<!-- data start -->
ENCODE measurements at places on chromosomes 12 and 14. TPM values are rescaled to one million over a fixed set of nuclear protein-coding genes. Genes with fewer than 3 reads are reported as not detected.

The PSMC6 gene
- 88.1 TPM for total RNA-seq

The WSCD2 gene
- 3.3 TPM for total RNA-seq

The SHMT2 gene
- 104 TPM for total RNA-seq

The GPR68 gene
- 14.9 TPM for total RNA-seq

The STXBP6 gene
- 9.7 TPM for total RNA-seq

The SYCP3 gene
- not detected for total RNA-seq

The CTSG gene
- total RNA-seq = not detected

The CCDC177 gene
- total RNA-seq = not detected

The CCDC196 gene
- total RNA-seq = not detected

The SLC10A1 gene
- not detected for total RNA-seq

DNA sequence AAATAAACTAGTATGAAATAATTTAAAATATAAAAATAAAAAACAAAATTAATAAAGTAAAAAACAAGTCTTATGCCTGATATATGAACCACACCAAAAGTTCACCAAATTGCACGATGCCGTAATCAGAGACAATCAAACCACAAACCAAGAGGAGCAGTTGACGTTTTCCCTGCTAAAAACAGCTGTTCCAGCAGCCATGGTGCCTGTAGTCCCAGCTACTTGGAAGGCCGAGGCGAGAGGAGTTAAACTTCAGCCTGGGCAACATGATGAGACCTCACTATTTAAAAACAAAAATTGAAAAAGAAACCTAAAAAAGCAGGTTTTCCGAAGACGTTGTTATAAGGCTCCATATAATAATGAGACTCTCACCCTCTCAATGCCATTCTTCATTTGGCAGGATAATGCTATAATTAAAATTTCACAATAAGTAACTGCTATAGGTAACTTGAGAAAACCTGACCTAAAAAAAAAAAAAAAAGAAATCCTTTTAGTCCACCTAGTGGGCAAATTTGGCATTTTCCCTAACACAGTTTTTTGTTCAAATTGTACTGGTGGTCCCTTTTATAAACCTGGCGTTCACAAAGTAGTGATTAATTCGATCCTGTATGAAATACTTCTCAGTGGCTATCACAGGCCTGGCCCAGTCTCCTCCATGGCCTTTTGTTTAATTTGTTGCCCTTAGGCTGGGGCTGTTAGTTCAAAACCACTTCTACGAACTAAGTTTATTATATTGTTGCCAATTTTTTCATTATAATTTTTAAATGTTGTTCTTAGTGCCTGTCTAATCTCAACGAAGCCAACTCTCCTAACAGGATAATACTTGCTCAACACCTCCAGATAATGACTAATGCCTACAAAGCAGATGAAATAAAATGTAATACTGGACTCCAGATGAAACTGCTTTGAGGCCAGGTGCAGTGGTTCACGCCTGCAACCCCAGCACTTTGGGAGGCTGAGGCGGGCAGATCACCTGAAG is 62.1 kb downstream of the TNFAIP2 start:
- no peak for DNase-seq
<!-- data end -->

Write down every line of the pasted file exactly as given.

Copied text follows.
ENCODE measurements at places on chromosomes 12 and 14. TPM values are rescaled to one million over a fixed set of nuclear protein-coding genes. Genes with fewer than 3 reads are reported as not detected.

The PSMC6 gene
- 88.1 TPM for total RNA-seq

The WSCD2 gene
- 3.3 TPM for total RNA-seq

The SHMT2 gene
- 104 TPM for total RNA-seq

The GPR68 gene
- 14.9 TPM for total RNA-seq

The STXBP6 gene
- 9.7 TPM for total RNA-seq

The SYCP3 gene
- not detected for total RNA-seq

The CTSG gene
- total RNA-seq = not detected

The CCDC177 gene
- total RNA-seq = not detected

The CCDC196 gene
- total RNA-seq = not detected

The SLC10A1 gene
- not detected for total RNA-seq

DNA sequence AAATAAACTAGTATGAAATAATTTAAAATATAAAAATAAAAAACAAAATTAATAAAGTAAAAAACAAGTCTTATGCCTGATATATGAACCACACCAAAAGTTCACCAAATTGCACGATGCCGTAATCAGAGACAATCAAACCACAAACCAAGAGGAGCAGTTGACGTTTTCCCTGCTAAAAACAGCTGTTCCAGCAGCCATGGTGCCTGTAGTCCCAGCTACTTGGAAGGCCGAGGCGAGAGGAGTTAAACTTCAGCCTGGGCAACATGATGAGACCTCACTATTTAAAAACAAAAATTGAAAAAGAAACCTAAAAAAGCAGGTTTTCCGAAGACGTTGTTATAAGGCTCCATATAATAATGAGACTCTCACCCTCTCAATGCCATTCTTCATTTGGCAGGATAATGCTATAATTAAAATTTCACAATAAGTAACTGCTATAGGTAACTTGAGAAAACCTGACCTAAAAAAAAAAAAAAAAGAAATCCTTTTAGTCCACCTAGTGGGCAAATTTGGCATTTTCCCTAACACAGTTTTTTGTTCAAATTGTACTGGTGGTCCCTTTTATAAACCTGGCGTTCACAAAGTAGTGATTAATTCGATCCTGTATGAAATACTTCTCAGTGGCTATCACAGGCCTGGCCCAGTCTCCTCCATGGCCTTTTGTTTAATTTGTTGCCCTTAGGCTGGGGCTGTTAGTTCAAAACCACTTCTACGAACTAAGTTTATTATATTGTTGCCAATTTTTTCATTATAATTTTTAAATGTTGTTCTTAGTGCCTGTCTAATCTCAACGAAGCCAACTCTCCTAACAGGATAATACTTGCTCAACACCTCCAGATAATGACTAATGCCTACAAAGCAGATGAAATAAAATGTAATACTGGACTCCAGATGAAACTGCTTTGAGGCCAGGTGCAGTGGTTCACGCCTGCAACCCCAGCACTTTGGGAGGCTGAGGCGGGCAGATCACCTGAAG is 62.1 kb downstream of the TNFAIP2 start:
- no peak for DNase-seq